Are You In Sugar Shock?

Filed Under: Heart Health, Blood Sugar, Food and Nutrition

It’s a well-known fact that obesity is on a steady rise in U.S. since the introduction of high fructose corn syrup to our foods. Look for high fructose corn syrup on the your labels—some foods you may not even suspect have sugar in them!—and you may be amazed at how much sugar you are actually getting in your diet.

No wonder so many of us become sugar junkies without even realizing it. Our tendency to grab a quick carb pick-me-up can lead to anything from “brain fog" and fatigue to mood swings and cardiovascular problems. And that’s just what’s happening to non-diabetics.

People with type-2 diabetes, metabolic syndrome, and insulin resistance get heart disease at an alarming rate. That’s because they have problems with sugar metabolism. And sugar is useless in the body anyhow—it’s full of dead calories.

Whenever you eat sugar and refined carbohydrates, you get an insulin response. We know now that insulin is a pro-inflammatory hormone. People are drinking loads of sugary sodas, adding sugar to their tea and coffee, and consuming breads and pasta, bagels, and donuts and cookies in alarming amounts—we’re a sugar society. And then there’s that artificial high fructose corn syrup, which is even worse than sugar.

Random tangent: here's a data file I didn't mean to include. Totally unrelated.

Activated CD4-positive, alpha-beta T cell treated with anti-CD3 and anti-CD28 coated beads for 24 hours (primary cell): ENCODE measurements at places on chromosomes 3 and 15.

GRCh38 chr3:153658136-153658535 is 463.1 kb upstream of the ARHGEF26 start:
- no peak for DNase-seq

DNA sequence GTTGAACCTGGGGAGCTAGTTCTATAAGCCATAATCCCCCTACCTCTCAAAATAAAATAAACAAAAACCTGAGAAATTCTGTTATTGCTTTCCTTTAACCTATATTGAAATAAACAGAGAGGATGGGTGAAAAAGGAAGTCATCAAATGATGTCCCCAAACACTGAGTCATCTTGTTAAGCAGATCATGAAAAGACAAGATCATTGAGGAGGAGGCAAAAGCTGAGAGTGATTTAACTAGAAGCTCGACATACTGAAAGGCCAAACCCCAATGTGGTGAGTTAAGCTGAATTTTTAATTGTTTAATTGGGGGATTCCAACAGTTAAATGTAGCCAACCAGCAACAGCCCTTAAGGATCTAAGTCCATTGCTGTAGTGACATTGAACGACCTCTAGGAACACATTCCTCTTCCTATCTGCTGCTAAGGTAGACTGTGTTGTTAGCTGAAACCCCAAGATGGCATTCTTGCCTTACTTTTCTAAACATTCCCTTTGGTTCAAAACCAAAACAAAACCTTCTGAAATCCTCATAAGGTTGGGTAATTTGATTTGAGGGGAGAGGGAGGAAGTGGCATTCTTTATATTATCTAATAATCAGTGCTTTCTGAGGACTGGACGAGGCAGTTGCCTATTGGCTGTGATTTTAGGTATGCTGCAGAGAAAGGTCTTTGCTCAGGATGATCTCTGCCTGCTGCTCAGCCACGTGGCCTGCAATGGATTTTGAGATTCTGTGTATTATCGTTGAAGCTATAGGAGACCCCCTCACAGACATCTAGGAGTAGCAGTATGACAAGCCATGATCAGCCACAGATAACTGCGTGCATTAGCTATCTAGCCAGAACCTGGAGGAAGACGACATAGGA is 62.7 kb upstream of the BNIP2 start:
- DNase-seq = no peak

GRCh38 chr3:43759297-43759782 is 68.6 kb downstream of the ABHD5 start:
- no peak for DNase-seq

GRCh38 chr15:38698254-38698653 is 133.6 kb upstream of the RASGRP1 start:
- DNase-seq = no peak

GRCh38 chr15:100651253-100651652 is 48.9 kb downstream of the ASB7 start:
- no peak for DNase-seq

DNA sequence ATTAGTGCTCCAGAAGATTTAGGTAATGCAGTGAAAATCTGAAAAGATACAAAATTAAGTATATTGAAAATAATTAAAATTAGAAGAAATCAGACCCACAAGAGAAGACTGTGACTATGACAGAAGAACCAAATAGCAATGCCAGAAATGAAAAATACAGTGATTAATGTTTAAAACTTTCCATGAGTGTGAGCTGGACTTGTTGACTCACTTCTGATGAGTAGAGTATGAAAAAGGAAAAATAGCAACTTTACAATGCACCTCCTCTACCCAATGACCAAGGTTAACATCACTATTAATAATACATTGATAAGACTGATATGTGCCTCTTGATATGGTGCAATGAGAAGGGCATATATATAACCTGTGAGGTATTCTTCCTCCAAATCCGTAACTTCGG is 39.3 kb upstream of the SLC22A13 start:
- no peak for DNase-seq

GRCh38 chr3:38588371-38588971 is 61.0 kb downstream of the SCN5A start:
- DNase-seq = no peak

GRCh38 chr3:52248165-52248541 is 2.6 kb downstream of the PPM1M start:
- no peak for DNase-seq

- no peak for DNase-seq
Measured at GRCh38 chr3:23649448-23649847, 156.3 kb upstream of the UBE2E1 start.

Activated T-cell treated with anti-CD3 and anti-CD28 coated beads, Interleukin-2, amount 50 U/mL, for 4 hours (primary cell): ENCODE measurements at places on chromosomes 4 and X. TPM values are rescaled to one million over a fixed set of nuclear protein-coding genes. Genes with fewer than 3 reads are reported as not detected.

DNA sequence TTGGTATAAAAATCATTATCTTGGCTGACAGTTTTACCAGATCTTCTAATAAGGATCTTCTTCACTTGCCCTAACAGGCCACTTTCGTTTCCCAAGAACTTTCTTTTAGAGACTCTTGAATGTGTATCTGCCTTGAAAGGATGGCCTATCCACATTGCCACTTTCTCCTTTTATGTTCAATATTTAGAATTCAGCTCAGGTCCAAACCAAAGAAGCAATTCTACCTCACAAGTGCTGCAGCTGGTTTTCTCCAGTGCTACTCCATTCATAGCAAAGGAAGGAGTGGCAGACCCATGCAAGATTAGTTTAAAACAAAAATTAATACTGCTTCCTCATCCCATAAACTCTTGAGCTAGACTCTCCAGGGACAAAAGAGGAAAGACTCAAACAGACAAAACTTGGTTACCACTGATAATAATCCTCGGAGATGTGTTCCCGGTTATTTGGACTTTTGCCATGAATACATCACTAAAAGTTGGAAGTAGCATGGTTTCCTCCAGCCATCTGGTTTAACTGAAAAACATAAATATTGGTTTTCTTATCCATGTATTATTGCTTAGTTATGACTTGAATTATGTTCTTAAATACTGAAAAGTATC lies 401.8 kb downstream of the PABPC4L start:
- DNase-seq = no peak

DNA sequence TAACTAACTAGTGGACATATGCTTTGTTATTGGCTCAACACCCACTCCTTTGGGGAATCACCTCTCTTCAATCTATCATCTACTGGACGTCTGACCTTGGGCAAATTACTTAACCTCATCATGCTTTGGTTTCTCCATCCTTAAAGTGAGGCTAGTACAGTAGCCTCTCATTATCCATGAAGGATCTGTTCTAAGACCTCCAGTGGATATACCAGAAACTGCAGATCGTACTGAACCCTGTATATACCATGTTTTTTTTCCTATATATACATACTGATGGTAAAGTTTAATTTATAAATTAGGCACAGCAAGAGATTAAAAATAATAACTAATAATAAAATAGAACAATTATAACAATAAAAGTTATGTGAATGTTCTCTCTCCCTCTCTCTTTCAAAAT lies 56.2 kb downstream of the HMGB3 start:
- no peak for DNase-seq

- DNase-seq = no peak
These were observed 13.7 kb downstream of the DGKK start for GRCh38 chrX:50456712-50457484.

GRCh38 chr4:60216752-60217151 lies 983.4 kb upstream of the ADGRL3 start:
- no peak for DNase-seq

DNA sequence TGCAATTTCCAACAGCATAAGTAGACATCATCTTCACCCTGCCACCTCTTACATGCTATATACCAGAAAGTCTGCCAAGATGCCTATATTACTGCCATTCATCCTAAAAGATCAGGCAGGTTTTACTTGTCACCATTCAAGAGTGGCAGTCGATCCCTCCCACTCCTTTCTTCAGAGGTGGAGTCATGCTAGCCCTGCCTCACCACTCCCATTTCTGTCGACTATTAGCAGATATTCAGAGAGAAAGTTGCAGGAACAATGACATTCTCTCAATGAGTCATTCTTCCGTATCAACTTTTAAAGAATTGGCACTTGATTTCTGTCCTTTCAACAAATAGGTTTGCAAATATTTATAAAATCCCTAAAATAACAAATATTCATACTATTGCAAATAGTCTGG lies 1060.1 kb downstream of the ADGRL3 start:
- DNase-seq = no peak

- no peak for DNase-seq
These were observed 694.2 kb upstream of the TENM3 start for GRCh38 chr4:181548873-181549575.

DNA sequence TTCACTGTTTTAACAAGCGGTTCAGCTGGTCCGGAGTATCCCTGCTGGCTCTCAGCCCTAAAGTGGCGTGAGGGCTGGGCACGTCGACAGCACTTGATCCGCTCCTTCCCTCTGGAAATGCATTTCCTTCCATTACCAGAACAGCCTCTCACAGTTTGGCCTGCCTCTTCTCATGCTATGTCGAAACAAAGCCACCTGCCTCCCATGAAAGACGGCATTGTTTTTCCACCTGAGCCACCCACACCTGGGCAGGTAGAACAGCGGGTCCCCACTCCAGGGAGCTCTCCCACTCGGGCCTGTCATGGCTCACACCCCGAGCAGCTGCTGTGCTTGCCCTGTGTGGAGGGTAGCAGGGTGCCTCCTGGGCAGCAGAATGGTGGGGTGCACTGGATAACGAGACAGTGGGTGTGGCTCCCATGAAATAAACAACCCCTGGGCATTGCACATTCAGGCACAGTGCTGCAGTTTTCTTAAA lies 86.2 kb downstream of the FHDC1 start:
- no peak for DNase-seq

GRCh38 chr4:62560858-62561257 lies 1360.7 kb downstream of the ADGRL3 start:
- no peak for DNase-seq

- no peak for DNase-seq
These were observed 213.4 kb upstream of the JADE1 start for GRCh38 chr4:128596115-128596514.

These sugars and refined carbs turn on an insulin response, and insulin causes inflammation of blood vessels. If you have surging insulin levels bouncing from high sugar to insulin, back to high sugar, then insulin and so on (i.e. the blood sugar rollercoaster), your cells to become inflamed and the first stage is set for inflammatory atherosclerosis.

The key is to avoid refined sugars and, to swear off high fructose corn syrup for good. And, if you want to read more about the dangers of sugar and how to cut sugar sources from your diet, I highly recommend Dr. Sinatra’s book Sugar Shock! How Sweets and Simple Carbs Can Derail Your Life—and How You Can Get It Back on Track, which he co-authored with self-proclaimed sugar addict in recovery Connie Bennett.

For more information on general or cardiovascular nutrition, as well as heart risk factors, visit Dr. Sinatra’s Web site.


DISCLAIMER: The content of is offered on an informational basis only, and is not intended to be a substitute for professional medical advice, diagnosis, or treatment. Always seek the guidance of a qualified health provider before making any adjustment to a medication or treatment you are currently using, and/or starting any new medication or treatment. All recommendations are "generally informational" and not specifically applicable to any individual's medical problems, concerns and/or needs.

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